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Some people just say stupid things. I don't think they intend to be hurtful, but sometimes that's how it comes out.

I'm fond of the quote: "Better to remain silent and be thought a fool than to speak and to remove all doubt." I think it's attributed to Abraham Lincoln.
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Old 12-09-2015, 09:05 AM
 
7,945 posts, read 7,256,462 times
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Quote:
Originally Posted by ourdaywillcome View Post
This individual is housekeeping and that's it. She had no access to my dad's medical records at all.


If there is a concern with my dad's health, I hear it from his caretaking staff, including nursing which is 24/7.


My dad is one of those that is pretty much the same day in and day out. When he arrived at the facility, he was overcoming many obstacles and couldn't even get out of his bed, to the bathroom, nor be bathed without a Hoyer lift.


After a subdural hematoma, he was barely able to speak.


That was nearly a year ago. Staff was frustrated with his progress and wanted to move him to the higher care unit of the facility at the beginning, but day be day they saw him improving when he finally made his mind up to.


You should see him now!! His memory is back, he's able to carry on conversations with everyone, and he even takes himself to the bathroom at times!!


I don't think the nurse's aides have access to medical records. They have to fill out electronic records on what they did with the patient everytime they do something. The nurses don't spend a whole of time with the patients except disburse pills, set up the IVs, and take the vital signs. The doctors spend even less time, and often have their own practices during the day.

The nurse's aides are probably aware of the medical reason the patient is in rehab, They probably don't know about the conditions for which they're treated for with diet and medicine.

Of course, none of which you said is really relevant to her observations. He may have largely overcome the things that put him into rehab, but he may have chronic conditions that may be manifesting now. I made a point of talking to the nurse's aides and the nurse every day. The other person to talk to is obviously the therapist. It seems like a big leap to being near dying, but then, you probably don't talk to her much. This may just be one of those cases where he had a bad day or she caught him at a bad time of the day before he became active.
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Old 12-12-2015, 08:28 PM
 
154 posts, read 88,226 times
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This person was not a CNA at all, but merely the person that changes my dad's bedding.


At the facility my dad stays at, he has nurses that dispense his meds, and CNA's that help him to the bathroom, etc.


I asked not only the Social Worker, but the Administrative Nurse if anything had changed with my dad and was told by both that he likes to stay in his room all cuddled up in his blanket for the most part of his day. This has been his way since he got there. For the most part, he's always in a great mood (yet has his days)..communicates with staff and others, etc. He's passed all of his depression, memory and communication tests with flying colors.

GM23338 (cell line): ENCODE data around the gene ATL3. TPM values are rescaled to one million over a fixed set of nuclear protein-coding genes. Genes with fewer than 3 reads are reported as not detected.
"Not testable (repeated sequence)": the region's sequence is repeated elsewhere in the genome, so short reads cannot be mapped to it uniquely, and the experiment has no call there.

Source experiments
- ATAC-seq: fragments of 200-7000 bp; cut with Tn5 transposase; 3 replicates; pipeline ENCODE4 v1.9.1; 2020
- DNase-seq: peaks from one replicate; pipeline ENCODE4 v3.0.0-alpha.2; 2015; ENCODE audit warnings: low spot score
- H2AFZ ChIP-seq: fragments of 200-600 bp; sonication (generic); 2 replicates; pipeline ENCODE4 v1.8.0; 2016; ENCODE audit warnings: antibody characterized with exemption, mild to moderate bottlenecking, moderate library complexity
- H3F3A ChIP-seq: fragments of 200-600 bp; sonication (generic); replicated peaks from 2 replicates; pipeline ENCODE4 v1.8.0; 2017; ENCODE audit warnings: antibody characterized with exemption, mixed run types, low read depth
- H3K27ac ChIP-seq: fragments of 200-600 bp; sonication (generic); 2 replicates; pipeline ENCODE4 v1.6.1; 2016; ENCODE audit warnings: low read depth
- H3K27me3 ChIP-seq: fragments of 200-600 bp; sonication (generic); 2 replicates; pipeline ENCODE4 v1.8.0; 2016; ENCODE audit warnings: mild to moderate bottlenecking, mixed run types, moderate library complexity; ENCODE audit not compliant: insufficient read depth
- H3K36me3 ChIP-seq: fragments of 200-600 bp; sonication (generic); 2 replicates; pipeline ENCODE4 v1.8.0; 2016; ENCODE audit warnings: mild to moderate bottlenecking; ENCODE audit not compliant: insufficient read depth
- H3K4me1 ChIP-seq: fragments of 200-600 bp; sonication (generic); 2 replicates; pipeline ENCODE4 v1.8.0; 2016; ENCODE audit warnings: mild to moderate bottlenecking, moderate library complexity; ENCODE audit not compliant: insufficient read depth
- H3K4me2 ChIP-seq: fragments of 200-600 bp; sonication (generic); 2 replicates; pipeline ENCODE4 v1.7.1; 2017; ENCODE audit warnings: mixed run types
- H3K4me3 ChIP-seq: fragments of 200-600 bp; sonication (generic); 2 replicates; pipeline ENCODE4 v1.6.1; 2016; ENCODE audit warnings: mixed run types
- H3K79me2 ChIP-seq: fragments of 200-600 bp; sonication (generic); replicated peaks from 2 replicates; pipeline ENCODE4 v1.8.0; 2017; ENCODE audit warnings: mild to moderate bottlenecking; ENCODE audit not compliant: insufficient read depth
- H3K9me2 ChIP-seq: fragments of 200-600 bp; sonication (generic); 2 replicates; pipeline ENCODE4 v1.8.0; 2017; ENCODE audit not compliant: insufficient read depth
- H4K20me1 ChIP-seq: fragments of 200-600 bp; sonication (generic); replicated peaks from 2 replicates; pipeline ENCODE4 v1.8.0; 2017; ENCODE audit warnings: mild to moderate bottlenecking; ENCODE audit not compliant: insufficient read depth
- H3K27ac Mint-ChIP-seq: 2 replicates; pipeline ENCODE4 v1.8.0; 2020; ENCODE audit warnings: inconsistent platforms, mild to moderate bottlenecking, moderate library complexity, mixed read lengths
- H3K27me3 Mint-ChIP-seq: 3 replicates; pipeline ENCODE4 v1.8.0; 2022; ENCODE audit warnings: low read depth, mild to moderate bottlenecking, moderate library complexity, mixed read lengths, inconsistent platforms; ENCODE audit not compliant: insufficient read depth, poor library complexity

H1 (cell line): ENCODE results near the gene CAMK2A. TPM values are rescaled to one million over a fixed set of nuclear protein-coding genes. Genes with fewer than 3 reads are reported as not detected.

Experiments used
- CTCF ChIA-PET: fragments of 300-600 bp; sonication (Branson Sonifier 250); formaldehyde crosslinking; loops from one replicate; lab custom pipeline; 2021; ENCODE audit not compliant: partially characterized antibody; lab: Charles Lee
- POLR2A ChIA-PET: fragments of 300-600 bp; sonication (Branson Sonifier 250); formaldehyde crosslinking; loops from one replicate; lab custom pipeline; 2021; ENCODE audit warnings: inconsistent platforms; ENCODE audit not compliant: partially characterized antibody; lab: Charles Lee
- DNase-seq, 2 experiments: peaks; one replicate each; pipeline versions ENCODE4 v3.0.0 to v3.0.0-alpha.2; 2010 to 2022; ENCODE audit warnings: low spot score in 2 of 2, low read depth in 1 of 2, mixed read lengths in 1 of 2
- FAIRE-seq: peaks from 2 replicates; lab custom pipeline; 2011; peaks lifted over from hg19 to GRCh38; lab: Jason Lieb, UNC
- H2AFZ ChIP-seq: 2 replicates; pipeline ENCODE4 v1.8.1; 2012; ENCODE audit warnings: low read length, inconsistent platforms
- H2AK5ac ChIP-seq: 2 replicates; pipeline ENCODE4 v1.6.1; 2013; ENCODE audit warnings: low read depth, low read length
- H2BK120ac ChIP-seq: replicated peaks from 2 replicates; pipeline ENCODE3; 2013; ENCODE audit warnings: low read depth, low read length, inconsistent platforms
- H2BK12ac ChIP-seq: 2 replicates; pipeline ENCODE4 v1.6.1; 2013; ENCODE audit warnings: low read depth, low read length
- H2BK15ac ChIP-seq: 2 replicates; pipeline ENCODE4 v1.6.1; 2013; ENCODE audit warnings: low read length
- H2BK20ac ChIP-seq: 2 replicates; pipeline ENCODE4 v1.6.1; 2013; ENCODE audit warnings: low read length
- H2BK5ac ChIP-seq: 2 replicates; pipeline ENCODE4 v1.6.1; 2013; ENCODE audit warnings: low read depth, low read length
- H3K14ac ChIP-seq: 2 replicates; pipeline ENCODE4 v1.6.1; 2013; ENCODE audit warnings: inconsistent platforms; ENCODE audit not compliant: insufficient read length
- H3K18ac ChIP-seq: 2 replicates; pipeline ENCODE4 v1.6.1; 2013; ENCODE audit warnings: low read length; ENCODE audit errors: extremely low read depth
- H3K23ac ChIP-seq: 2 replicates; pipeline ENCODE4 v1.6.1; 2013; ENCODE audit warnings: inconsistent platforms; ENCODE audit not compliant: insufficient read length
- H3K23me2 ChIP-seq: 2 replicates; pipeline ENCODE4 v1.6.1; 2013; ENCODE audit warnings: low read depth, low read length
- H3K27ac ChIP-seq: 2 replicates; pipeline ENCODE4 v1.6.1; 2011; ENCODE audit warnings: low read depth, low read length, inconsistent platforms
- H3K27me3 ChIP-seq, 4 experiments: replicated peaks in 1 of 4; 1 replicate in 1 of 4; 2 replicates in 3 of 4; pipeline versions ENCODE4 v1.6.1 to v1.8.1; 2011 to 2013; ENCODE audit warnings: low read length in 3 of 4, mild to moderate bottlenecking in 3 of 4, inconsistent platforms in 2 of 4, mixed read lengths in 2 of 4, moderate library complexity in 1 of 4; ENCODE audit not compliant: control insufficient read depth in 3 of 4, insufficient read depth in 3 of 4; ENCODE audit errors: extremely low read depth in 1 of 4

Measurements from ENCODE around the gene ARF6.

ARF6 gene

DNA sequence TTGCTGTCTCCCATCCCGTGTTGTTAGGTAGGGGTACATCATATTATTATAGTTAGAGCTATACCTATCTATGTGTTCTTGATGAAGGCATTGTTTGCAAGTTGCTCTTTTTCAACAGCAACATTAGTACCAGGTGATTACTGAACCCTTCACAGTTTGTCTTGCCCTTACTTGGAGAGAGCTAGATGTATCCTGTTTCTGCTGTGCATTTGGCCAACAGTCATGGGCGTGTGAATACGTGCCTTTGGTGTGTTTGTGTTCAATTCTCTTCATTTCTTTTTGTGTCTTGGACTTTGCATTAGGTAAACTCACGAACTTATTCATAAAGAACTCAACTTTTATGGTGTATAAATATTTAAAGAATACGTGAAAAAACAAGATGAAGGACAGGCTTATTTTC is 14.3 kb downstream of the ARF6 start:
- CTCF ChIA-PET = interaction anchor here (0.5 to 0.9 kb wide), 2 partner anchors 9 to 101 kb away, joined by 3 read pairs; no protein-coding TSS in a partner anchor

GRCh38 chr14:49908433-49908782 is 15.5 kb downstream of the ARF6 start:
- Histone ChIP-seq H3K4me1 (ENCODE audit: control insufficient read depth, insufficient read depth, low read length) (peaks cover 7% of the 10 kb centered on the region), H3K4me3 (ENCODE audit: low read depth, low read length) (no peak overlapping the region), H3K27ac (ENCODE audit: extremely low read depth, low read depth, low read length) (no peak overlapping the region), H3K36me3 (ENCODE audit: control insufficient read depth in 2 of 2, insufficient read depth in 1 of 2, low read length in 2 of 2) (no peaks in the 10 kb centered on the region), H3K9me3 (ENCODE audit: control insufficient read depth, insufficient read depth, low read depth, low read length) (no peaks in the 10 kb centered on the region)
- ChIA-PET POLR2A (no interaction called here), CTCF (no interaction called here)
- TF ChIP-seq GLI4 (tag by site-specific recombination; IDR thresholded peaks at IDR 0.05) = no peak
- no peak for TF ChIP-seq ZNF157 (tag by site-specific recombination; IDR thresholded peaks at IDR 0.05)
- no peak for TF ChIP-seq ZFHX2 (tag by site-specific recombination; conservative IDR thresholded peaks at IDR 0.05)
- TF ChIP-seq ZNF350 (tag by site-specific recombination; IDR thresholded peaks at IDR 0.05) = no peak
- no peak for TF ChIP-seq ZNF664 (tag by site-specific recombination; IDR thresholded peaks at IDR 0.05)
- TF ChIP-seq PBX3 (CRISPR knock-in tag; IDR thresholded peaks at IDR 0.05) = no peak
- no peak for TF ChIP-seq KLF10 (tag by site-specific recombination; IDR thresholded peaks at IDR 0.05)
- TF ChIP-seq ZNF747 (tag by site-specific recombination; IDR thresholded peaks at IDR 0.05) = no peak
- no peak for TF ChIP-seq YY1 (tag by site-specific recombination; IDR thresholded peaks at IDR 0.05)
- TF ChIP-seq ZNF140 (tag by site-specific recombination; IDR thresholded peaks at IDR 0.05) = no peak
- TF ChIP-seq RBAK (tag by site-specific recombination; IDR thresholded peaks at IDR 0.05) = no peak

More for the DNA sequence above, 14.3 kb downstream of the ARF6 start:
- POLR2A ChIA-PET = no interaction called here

My dad loves the communication from staff that visit him every hour or so as he just likes to sit and think in his recliner. He doesn't even like the tv on, but has told me that he likes his quiet time to think about old times..as at 87 years old, there are many. He said he does this to keep his mind fresh.


I think this is great and staff does also.


This staff member used to give him his meds at the Assisted Living facility he lived at about a year ago. She wasn't a CNA then and she isn't a CNA now, but a very nice lady.


However, she didn't see my dad at the worst of times after he was coming off from subdural hematoma brain surgery; how the staff had to get him out of bed on a Hoyer Lift, and how he could barely put two words together.


The only thing she's seen is how he is now.


Since she's only been there since September, seeing my dad squished up in his chair is pretty usual.


I'm thankful for her input..just set me on a spree to ask the rest of staff if what she said was indeed, true.
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Old 12-12-2015, 08:55 PM
 
154 posts, read 88,226 times
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I agree with you and many confuse the difference between MAs and CNAs. You'd think that CNA's would be the higher of the two educations required but it's actually the opposite. MAs require about two years of education, while CNAs only require 6 months to a year.


Folks also confuse the difference between RNs and LPN, as RNs are actually more educated than LPNs.


My dad has many that take care of his medical needs and the majority of the ones the merely take him to the bathroom are MAs. In addition, the person that dispenses his meds is not only an RN, but also the Nurse Administrator.


In addition, my dad is one of those that can pretty much take care of himself..just needs a little help including help to the bathroom, getting dressed, etc.and the CNAs on staff take care of these things, while the MAs step in if needed.


The MAs on staff take care of the residents with more required care, but the facility is staffed well enough that if an MA is needed..they're there to provide needed care, along with the Nurse Administrator and an on call MD.


I don't think I have any worries, but thank this woman for tuning me in as she has become a really good friend to me over the course of her two jobs.


A bit of overreaction on my part, yet thankful she said what she thought was needed.